Songs of Sorrow

“O Lord, God of my salvation, I cry out to you by day. I come to you at night. Now hear my prayer; listen to my cry. For my life is full of troubles, and death draws near… My eyes are blinded by my tears. Each day I beg for your help, O Lord; I lift my hands to you for mercy… You have taken away my companions and loved ones. Darkness is my closest friend” (Psalm 88:1-9, 13-18 NLT).

American evangelical culture tells us that “good Christians” are joyful, happy, healthy, prosperous and positive. If one is sad or mad, then you don’t have enough faith. We don’t like “whiners” and people with “victim mentalities.”

If you hold to this theology, don’t read the book of Psalms and definitely remove the books of Job and Lamentations from your Bible. This view of what it means to be a “good Christian” means that prophets of Israel and Messiah Jesus Himself, lacked faith. This definition of spirituality is false and does not reflect “true spirituality” (living honestly before God).

The Hebrew spirituality taught in scripture clearly promotes to us the idea that we need to be honest with ourselves and God about our struggles, doubts, fears, confusion and pain. God does not want us to deny, but dare to share all of our darkest moments with Him.

Of all the types of prayers in the Bible that are recorded, those of “Lamentation” are greater in number and intensity than any other type of divinely inspired prayer.

 

What is a Lamentation?

A prayer of lament is a direct address to God in a time of distress. It is one thing to say, “Oh, God!” as an expression of pain and another thing to say earnestly, “Oh God, help me in this time of suffering! You are All powerful and I am not. Save me!” The difference is great between these two ways of expressing our pain.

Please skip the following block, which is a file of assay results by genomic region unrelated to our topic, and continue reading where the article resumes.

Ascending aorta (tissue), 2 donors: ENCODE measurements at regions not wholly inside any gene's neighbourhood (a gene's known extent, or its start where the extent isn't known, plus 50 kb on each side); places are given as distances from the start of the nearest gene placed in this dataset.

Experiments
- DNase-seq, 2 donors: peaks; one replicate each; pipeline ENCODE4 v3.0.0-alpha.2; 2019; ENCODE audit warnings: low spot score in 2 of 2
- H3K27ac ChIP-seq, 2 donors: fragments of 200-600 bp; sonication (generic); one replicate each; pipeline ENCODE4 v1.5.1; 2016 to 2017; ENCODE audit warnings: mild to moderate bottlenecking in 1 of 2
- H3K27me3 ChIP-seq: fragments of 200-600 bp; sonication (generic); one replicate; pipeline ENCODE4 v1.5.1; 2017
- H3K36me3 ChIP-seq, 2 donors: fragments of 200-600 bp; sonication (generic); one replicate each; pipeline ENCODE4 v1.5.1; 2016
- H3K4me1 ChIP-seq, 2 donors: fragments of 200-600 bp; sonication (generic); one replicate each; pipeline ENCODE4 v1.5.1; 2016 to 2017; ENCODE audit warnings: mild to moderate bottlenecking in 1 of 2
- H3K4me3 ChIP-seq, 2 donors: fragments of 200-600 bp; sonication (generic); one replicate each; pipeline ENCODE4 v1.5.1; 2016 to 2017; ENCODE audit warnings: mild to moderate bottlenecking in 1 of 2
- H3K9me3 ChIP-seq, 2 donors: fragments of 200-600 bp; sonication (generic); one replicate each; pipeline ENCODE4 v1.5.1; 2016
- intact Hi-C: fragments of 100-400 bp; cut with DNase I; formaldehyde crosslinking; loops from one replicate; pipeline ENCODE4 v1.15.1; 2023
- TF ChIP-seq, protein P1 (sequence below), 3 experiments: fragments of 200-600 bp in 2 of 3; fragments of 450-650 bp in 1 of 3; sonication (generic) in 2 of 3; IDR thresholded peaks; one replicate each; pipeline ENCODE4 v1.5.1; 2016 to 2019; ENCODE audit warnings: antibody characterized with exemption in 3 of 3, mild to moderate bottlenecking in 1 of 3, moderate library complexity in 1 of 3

Prayers of Lament do help us psychologically. But they are more than just for our psychological healing. Lament’s primary motivation is to take whatever distress we are in before the throne of God and await His response. The aim of the prayer of lament is to encounter God Himself as Job did at the end of his lamenting.[1]

 

How does one pray such a prayer?

Here is a basic recipe for prayers of lament.[2]

  1. Call out or shout to God in your pain.
  2. Complaint or Lament: Articulate the problem and ask the Lord for help.
  3. Remember times when God acted or spoke to you and speak to yourself about such times in the prayer (self-talk).
  4. Confession of Trust: Verbalize your trust, however imperfect, in the Lord.
  5. Prayer for Deliverance: Request deliverance or God’s intervention in the problem.
  6. Repeat the first five until some encounter with the Lord is felt and experienced.
  7. Praise: Offer praise and thanksgiving to God for God’s coming to you in your pain. [3]

Now your prayers won’t always follow this pattern, but it can help us to know what to pray and to see the process.

 

As you deal with the pain of your past, the wounds of abuse you suffered, and the losses of your life, don’t run from God in shame, but to Him knowing that HE is ready to hear YOU and help YOU.

 

Dr. Norman Wise is the Executive Director of Living Water Christian Counseling and host of “Ask the Counselor” on GraceNetRadio.com. Living Water can be reached at 954-726-2303.

 

[1] https://www.smore.com/2qbyy-the-power-of-lament-prayer

[2] http://annarborvineyard.org/getting-connected/spiritual-formation/write-your-own-psalm-of-lament

[3] If you are looking for more biblical examples of prayers of lament, here are some.

Individual psalms of Lament include: 3, 4, 5, 7, 9-10, 13, 14, 17, 22, 25, 26, 27, 28, 31, 36, 39, 40:12-17, 41, 42-43, 52, 53, 54, 55, 56, 57, 59, 61, 64, 70, 71, 77, 86, 89, 120, 139, 141, 142.

Corporate psalms of Lament include: 12, 44, 58, 60, 74, 79, 80, 83, 85, 89, 90, 94, 123, 126, 129.

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